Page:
Cryptocurrencies have established themselves as an asset class in their own right – but not all investors have access to them. Institutional investors in particular frequently continue to be subject to investment guidelines that exclude direct investments. “In these cases, securitisations offer an opportunity to use this asset class”, said Daniel Knoblach, Board Member at Luxembourg-based FAIR ALPHA Coop S.A.

It is not only a matter of participating in the earnings potential. “The price increases in cryptocurrencies are obviously attractive, particularly in times of low or negative interest rates”, Knoblach pointed out. “But more than the potential returns, investors are frequently interested in the diversification offered by Bitcoin & Co.” Their price movements depend on different factors than those of other asset classes so that they can exert a stabilising effect in portfolios and help reduce risk positions – a feature that is very much in demand.

Many institutional investors, however, are subject to restrictions in their investment guidelines because rules and classifications are often lagging behind the markets. “The situation continues to evolve, but regulators are still in the observation phase rather than the decision phase”, said Knoblach. Securitisations that make crypto investable lend themselves to this transitional phase.

“We see very strong demand in this area”, Knoblach emphasised. Specifically the compartments that were launched in Luxembourg represent an optimal vehicle. “A strategy with cryptocurrencies is bundled in – investable – securities”, said Knoblach. “On the one hand, this ensures professional management, and on the other hand, an investment is also possible for institutional investors.”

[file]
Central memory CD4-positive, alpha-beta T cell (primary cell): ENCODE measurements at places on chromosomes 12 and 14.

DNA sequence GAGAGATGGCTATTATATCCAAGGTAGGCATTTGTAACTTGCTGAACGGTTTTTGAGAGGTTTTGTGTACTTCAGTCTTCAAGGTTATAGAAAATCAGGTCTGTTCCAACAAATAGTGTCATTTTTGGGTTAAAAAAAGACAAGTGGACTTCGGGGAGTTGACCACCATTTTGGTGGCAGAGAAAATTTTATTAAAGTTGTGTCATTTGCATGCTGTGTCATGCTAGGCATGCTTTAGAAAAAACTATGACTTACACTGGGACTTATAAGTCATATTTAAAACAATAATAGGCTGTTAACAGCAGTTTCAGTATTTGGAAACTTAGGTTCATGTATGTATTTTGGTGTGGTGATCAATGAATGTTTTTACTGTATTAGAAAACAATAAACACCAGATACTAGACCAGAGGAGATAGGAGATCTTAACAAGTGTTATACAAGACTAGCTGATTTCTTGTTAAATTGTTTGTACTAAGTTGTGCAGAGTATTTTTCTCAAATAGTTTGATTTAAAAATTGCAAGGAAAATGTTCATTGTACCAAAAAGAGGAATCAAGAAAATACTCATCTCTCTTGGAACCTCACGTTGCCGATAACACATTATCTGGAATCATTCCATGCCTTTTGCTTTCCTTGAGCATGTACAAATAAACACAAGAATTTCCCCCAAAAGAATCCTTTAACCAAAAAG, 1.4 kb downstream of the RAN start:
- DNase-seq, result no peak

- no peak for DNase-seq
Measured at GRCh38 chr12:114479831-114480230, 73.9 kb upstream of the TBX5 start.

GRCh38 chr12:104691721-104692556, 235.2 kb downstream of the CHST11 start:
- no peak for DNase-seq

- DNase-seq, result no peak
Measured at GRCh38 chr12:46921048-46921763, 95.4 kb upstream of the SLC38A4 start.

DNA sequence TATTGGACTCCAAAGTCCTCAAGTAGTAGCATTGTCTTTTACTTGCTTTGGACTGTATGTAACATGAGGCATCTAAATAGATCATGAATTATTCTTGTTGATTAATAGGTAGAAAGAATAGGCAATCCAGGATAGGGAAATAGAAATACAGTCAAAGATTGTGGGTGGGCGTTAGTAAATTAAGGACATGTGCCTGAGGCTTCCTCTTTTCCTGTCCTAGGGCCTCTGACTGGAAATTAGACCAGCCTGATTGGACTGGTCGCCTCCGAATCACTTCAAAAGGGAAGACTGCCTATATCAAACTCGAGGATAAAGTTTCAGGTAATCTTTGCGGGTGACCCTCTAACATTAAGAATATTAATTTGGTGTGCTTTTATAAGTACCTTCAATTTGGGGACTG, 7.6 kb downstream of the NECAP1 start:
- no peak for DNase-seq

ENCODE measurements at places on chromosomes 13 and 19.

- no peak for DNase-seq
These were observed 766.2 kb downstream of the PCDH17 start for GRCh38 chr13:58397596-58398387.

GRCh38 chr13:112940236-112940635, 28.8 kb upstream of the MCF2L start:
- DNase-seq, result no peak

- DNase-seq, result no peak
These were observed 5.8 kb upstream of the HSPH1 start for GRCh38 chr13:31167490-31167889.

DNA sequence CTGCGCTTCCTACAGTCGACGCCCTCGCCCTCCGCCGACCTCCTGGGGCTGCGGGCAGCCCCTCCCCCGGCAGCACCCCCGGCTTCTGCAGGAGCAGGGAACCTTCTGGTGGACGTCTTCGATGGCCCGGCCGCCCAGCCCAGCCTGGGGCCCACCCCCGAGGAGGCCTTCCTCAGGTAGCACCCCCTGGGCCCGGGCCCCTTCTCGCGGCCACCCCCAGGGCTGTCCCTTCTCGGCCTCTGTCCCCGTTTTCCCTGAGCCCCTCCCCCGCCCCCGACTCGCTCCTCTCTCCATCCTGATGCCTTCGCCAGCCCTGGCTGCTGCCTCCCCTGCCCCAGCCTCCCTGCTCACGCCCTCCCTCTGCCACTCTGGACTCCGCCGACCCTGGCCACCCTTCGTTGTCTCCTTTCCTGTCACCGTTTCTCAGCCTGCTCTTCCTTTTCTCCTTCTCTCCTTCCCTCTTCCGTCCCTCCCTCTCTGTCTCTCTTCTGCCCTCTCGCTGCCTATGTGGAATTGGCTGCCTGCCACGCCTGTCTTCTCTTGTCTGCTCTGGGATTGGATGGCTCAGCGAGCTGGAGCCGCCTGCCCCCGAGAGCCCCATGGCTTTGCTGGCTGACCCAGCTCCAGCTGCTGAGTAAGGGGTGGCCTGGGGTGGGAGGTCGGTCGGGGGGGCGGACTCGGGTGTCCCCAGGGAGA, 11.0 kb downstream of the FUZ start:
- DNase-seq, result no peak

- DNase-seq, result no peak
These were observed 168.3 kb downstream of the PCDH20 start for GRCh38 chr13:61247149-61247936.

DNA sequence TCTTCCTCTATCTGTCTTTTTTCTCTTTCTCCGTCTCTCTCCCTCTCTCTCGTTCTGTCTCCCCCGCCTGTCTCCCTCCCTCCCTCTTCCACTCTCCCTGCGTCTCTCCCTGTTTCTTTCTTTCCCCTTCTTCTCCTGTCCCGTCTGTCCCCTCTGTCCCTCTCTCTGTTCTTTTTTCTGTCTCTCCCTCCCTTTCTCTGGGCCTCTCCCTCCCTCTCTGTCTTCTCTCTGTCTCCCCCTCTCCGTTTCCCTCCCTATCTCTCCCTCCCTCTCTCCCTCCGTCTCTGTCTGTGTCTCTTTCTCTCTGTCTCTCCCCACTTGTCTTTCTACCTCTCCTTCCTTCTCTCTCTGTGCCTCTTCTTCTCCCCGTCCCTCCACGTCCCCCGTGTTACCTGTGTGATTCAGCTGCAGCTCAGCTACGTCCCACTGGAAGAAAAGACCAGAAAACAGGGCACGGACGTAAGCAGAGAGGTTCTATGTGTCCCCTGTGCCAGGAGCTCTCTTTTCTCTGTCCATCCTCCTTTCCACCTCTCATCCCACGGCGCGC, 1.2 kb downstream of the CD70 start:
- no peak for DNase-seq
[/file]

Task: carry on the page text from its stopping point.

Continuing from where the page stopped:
“Especially in the area of cryptocurrencies, which are often still considered difficult to assess, this is a great advantage – also compared to other jurisdictions”, said Knoblach.

Securitisation often takes the form of a certificate. “In principle, almost all liquid or illiquid assets can be bundled in the Luxembourg compartments and issued as individually structured securities that can be deposited”, Knoblach explained. “For cryptocurrencies, the basis is frequently a basket of tokens, in which investments are then made.” Similar to funds, the compartments are completely detached from the issuer and are also separate under insolvency law so that there is no issuer risk in the classic sense.

The established financial centre Luxembourg is now also expanding its crypto competence. “For institutional investors in particular, it is crucial that Luxembourg not only offers an established and globally recognised securitisation law, but also EU-compliant regulation”, Knoblach added. Upon request, the securities may thus be provided with an ISIN or even with a stock exchange listing, resulting in securities that are eligible for custody and clearing. Especially in the area of cryptocurrencies, which often continue to be considered difficult to assess, this is a great advantage – also compared to other jurisdictions”, said Knoblach.

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